Researcher Profile: Kelly Craven
Kelly Craven enjoys the road less traveled. Months after earning his bachelor's degree, Craven placed graduate school on hold and struck out on his own, shaking off the status quo for a little unfamiliar terrain. He bounced from the Bavarian Alps to the Mediterranean on a personal quest of discovery that honed his scientific aspirations and provided him confidence to blaze his own trail. Things haven't changed much in the last 15 years. Today, the 38-year-old Phoenix native is a mycologist, studying the phenomenal world of fungi and how they can maximize forage crops for the benefit of agricultural producers. It's certainly not a traditional course of research and that's just fine with Craven.
On his research:
My research involves using beneficial fungi to enhance agricultural food crops and bioenergy crops. I also look at what makes a fungus develop and grow, as well as how those fungi form harmful or beneficial relationships with plants.
On the impact of fungi on humans:
Fungi can help create larger, healthier plants by forming symbiotic relationships with them. They can also expand the range and types of lands that crops can be grown on. Learning how to get the most output from croplands and how to make use of low quality lands for agriculture is the key to feeding the world's growing population.
On his passion for fungi:
Fungi are amazing for their ability to produce a diverse array of compounds that humans use in medicine. Fungi are also the great recyclers. Without fungi, the land would literally pile up with plant material that could not be decayed and recycled. That's not all - fungi can extract their nutrition from almost every conceivable source and can colonize bare rock, jet fuel, leather, etc. To top it off, many of them are quite tasty and others make beer.
On trips, Dairy Queen and cooties:
We had a camper on my dad's truck, and we made a couple of cross-country trips when I was young. The camper came up over the cab of the truck, where my sister and I would spend hours looking out the window and talking. We tried to convince my dad to stop at every Dairy Queen we passed. That was a special time. Soon after the last trip, I discovered that "girls have cooties." My sister and I weren't such good friends after that. But let's face it, cooties are cooties.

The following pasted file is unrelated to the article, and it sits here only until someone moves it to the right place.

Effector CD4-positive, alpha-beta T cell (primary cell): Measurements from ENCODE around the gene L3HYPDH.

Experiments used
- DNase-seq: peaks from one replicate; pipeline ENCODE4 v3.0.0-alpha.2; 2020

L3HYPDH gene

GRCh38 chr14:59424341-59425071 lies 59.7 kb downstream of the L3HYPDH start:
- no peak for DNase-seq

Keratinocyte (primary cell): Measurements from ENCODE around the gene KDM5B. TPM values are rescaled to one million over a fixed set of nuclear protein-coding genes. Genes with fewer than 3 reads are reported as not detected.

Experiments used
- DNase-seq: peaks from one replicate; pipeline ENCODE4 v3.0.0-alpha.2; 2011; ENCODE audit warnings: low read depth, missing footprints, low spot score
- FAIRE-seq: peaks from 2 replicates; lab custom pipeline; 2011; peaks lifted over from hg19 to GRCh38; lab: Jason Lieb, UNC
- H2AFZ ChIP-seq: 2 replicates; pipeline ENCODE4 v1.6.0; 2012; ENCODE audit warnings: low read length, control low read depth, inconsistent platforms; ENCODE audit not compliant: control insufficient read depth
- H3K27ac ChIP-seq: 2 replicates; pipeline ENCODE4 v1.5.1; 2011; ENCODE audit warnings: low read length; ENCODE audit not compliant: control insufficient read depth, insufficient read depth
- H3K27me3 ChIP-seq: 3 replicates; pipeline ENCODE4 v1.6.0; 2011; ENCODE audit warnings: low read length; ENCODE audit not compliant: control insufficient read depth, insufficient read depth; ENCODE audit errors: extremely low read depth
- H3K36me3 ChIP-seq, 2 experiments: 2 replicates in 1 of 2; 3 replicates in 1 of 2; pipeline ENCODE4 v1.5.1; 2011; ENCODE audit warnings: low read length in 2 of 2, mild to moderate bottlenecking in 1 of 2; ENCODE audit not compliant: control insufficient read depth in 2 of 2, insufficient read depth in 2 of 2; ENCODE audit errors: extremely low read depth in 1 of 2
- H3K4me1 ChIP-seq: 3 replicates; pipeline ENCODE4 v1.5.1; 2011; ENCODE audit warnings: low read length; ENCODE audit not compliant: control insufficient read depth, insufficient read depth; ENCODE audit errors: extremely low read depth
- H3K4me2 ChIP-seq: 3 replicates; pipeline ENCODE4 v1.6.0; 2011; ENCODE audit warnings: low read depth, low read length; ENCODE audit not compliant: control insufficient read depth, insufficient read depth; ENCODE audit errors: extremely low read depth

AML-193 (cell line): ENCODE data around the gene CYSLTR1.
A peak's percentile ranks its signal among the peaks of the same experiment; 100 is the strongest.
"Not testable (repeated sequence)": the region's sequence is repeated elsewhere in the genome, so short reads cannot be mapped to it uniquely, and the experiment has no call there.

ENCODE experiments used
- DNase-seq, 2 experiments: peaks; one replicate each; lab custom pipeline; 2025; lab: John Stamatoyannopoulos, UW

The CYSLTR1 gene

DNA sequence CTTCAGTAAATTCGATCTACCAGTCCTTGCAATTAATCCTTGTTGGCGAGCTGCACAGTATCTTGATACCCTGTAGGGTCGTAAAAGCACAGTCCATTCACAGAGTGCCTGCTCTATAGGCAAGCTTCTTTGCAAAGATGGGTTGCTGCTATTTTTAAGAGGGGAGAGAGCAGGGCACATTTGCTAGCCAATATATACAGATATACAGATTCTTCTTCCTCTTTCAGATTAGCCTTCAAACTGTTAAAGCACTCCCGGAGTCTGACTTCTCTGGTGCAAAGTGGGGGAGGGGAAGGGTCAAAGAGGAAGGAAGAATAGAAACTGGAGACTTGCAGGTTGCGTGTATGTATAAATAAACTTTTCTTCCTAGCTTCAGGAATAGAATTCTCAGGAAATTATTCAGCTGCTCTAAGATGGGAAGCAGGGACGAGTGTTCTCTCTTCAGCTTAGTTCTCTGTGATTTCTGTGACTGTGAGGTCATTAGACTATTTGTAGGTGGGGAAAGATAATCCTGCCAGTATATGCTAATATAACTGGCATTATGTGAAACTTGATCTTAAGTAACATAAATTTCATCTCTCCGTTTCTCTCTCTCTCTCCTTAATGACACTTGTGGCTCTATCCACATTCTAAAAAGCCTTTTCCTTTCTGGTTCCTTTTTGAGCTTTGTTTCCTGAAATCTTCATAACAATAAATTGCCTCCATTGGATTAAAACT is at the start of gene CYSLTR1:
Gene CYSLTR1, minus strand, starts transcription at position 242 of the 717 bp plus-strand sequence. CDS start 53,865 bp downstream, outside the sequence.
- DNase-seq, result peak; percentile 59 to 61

On youthful life lessons:
My first job was bussing tables at a Tex-Mex restaurant in Mesa, Ariz. I was 14 and somehow got to hang out with the bartenders after work. It was a lot of fun, but it's probably why I did so poorly as a freshman in high school.
On ski lifts and Greek beaches:
After I earned my bachelor's degree at Arizona State University, I spent half a year working as a chair lift operator at a ski resort in the Bavarian Alps. I skied to work and sat in the sun all day. This was the most carefree time in my life. When the ski season ended, I hitchhiked to Prague and then flew to Greece for a month. Those were truly special days. I learned how to be self-sufficient and gained a deep admiration for other cultures. Lying there on the beaches in Greece was great at first. I lived solely off of Nescafe, noy-noy (goat's milk), tomatoes and bread. But I grew bored and realized I was missing mental stimulation. I recognized that I needed to pursue my scientific career. So, when I returned, I applied for graduate school.
On hobbies both indoors and out:
I grew up playing pool with my father (often in places I probably shouldn't have been), and this was always kind of a special thing between us. Even as he got sick in his later years, we still enjoyed our time there. Today, I still play. I've been known to give some fellow scientists a lesson or two. I also love to be in nature. I really get a sense akin to a religious experience when I hike. Nature is my church.
On his lifelong love affair with music:
I love rock and roll. Pink Floyd, Led Zeppelin, KISS and the Rolling Stones provided the soundtrack to my life. One year my laboratory group dressed up as the Stones for Halloween. I was Keith Richards.
On being a scientist:
I think every scientist yearns for that thrill of discovery. To play a small part in pushing our knowledge forward is extremely satisfying to me.
On finding inspiration:
Art and music are very inspiring. I think individuality and walking your own path is inspiring. Arizona sunsets are definitely inspiring.